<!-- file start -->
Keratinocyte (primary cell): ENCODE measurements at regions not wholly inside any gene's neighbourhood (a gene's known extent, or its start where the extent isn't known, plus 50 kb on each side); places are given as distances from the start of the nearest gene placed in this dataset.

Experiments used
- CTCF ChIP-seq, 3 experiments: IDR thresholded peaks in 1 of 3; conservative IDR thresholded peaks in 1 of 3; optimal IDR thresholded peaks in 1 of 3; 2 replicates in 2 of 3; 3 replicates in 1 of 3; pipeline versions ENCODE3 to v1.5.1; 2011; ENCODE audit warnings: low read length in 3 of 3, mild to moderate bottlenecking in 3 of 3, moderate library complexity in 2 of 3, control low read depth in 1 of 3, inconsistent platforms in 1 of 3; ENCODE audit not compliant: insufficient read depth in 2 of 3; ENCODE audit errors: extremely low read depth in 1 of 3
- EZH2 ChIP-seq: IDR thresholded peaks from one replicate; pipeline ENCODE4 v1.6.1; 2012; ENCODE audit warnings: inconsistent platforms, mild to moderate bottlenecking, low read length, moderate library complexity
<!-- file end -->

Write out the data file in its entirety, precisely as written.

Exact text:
Keratinocyte (primary cell): ENCODE measurements at regions not wholly inside any gene's neighbourhood (a gene's known extent, or its start where the extent isn't known, plus 50 kb on each side); places are given as distances from the start of the nearest gene placed in this dataset.

Experiments used
- CTCF ChIP-seq, 3 experiments: IDR thresholded peaks in 1 of 3; conservative IDR thresholded peaks in 1 of 3; optimal IDR thresholded peaks in 1 of 3; 2 replicates in 2 of 3; 3 replicates in 1 of 3; pipeline versions ENCODE3 to v1.5.1; 2011; ENCODE audit warnings: low read length in 3 of 3, mild to moderate bottlenecking in 3 of 3, moderate library complexity in 2 of 3, control low read depth in 1 of 3, inconsistent platforms in 1 of 3; ENCODE audit not compliant: insufficient read depth in 2 of 3; ENCODE audit errors: extremely low read depth in 1 of 3
- EZH2 ChIP-seq: IDR thresholded peaks from one replicate; pipeline ENCODE4 v1.6.1; 2012; ENCODE audit warnings: inconsistent platforms, mild to moderate bottlenecking, low read length, moderate library complexity